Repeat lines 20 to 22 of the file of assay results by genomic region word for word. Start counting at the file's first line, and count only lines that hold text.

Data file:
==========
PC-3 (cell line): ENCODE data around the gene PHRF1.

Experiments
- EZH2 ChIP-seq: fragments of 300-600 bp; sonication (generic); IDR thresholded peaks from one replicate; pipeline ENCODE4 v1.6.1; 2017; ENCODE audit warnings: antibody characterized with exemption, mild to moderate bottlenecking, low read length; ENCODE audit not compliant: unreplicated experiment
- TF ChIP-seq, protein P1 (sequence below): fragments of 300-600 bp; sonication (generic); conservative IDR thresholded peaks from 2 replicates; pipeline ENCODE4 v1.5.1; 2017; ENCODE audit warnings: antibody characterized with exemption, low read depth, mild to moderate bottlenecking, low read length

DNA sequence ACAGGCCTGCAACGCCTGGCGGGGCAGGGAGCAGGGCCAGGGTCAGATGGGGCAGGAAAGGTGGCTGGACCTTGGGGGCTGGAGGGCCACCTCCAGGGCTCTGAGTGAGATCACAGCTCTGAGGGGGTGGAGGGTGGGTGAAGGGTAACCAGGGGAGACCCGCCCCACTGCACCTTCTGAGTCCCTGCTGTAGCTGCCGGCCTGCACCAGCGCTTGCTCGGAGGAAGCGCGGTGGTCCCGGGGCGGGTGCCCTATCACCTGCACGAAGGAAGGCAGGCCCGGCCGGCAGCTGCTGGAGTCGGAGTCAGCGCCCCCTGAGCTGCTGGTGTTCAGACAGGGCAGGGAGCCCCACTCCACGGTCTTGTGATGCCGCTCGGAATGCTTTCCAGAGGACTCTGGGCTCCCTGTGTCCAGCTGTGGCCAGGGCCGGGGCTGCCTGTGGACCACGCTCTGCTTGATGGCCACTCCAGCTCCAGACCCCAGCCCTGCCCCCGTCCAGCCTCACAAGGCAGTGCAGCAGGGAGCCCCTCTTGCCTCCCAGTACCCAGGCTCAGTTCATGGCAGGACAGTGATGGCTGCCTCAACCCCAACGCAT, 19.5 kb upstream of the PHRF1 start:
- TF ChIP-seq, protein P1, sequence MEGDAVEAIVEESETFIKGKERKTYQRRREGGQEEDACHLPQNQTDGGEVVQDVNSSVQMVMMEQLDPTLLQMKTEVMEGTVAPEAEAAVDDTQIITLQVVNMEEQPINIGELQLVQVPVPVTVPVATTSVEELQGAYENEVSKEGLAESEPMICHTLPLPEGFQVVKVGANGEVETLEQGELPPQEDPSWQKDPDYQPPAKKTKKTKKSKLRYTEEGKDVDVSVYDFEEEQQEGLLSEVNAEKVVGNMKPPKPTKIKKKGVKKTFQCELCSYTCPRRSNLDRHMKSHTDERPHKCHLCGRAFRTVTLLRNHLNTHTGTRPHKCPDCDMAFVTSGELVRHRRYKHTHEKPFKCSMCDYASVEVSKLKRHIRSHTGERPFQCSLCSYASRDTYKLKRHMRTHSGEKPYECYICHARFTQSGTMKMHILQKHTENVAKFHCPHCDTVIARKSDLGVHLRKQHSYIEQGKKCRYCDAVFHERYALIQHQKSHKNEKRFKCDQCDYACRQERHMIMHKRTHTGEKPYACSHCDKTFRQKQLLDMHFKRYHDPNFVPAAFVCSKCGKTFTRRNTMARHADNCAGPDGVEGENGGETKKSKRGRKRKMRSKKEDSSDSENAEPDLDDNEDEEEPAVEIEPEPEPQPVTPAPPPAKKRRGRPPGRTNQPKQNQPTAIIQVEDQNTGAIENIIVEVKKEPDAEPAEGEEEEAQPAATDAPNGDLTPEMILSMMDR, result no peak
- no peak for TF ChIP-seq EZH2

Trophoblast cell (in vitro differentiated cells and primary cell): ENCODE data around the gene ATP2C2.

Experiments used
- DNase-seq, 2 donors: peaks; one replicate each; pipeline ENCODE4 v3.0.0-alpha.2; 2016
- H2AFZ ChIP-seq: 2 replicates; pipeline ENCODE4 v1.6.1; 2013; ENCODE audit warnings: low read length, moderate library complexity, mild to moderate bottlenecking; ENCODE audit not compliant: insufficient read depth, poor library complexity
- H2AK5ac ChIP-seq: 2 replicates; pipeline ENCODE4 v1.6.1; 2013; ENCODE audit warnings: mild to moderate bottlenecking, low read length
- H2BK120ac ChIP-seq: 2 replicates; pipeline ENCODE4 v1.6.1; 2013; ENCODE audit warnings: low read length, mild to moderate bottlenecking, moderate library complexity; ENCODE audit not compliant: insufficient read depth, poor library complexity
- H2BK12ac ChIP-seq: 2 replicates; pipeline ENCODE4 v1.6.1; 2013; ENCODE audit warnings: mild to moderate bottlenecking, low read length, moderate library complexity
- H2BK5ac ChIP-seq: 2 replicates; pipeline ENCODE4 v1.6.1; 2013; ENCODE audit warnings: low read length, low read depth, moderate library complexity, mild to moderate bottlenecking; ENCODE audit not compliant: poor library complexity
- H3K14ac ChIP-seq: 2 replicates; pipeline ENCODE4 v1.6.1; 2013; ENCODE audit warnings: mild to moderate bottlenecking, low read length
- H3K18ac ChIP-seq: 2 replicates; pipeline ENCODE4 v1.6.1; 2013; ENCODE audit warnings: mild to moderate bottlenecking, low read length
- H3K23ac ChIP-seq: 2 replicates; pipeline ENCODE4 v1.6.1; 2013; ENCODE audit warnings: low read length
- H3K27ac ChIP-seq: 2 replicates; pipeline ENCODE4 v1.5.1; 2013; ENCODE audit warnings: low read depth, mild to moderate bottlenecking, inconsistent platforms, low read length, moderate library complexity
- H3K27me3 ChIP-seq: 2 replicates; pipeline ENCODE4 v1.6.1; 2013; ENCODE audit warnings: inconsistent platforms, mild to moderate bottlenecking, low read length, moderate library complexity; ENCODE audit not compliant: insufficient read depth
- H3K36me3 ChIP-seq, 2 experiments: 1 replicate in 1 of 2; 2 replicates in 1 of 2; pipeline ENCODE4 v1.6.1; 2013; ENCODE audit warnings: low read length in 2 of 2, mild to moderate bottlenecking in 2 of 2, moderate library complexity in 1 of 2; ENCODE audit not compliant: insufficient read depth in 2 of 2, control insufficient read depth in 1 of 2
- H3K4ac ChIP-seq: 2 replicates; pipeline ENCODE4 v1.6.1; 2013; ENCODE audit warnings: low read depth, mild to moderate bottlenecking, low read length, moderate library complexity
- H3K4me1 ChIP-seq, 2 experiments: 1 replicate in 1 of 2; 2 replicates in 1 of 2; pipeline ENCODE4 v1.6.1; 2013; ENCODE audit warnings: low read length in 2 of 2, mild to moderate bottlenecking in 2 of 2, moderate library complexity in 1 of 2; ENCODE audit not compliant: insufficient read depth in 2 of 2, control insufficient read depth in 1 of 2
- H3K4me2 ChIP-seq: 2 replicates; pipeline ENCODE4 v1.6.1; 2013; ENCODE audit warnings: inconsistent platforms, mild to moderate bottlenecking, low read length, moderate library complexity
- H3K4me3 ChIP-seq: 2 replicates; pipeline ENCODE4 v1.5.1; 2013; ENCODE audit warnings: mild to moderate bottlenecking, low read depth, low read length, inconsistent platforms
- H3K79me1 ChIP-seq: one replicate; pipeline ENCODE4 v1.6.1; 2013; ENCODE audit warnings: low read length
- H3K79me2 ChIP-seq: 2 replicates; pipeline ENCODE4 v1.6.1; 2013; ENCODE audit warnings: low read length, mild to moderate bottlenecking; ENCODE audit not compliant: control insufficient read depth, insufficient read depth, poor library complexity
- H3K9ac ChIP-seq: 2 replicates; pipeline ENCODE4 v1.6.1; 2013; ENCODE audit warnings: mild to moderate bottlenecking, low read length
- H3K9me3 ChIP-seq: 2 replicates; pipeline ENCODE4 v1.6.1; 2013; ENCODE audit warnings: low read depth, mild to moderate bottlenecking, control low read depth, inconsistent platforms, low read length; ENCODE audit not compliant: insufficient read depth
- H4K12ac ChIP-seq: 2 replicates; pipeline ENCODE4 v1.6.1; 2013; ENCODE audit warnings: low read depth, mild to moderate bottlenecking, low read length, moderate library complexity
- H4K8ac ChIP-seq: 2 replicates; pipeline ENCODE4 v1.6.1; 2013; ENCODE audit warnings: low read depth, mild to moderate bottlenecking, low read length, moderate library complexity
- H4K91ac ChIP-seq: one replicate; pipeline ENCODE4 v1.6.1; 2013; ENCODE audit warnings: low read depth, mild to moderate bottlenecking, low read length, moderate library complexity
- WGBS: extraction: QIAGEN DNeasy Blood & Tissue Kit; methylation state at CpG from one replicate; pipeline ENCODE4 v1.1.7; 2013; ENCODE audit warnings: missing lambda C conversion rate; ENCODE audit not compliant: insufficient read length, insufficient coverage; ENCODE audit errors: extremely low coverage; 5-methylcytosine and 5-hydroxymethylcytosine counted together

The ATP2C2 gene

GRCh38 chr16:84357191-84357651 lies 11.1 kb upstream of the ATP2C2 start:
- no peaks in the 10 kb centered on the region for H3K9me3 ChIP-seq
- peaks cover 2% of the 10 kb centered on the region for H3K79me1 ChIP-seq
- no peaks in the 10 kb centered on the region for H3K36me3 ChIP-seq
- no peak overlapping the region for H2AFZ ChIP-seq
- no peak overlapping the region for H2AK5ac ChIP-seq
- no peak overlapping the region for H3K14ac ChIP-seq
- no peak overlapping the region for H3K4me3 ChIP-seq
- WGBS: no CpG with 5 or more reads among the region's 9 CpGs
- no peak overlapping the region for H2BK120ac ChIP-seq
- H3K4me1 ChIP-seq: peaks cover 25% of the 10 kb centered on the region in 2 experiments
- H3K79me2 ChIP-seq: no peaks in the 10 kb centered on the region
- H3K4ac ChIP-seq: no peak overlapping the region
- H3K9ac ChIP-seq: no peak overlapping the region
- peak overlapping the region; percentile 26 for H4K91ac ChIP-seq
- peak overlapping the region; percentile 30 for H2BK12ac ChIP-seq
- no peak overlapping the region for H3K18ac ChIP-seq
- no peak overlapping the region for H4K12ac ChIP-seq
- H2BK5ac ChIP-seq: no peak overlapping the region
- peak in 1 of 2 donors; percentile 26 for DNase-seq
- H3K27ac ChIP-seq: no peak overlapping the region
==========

- H3K27me3 ChIP-seq: 2 replicates; pipeline ENCODE4 v1.6.1; 2013; ENCODE audit warnings: inconsistent platforms, mild to moderate bottlenecking, low read length, moderate library complexity; ENCODE audit not compliant: insufficient read depth
- H3K36me3 ChIP-seq, 2 experiments: 1 replicate in 1 of 2; 2 replicates in 1 of 2; pipeline ENCODE4 v1.6.1; 2013; ENCODE audit warnings: low read length in 2 of 2, mild to moderate bottlenecking in 2 of 2, moderate library complexity in 1 of 2; ENCODE audit not compliant: insufficient read depth in 2 of 2, control insufficient read depth in 1 of 2
- H3K4ac ChIP-seq: 2 replicates; pipeline ENCODE4 v1.6.1; 2013; ENCODE audit warnings: low read depth, mild to moderate bottlenecking, low read length, moderate library complexity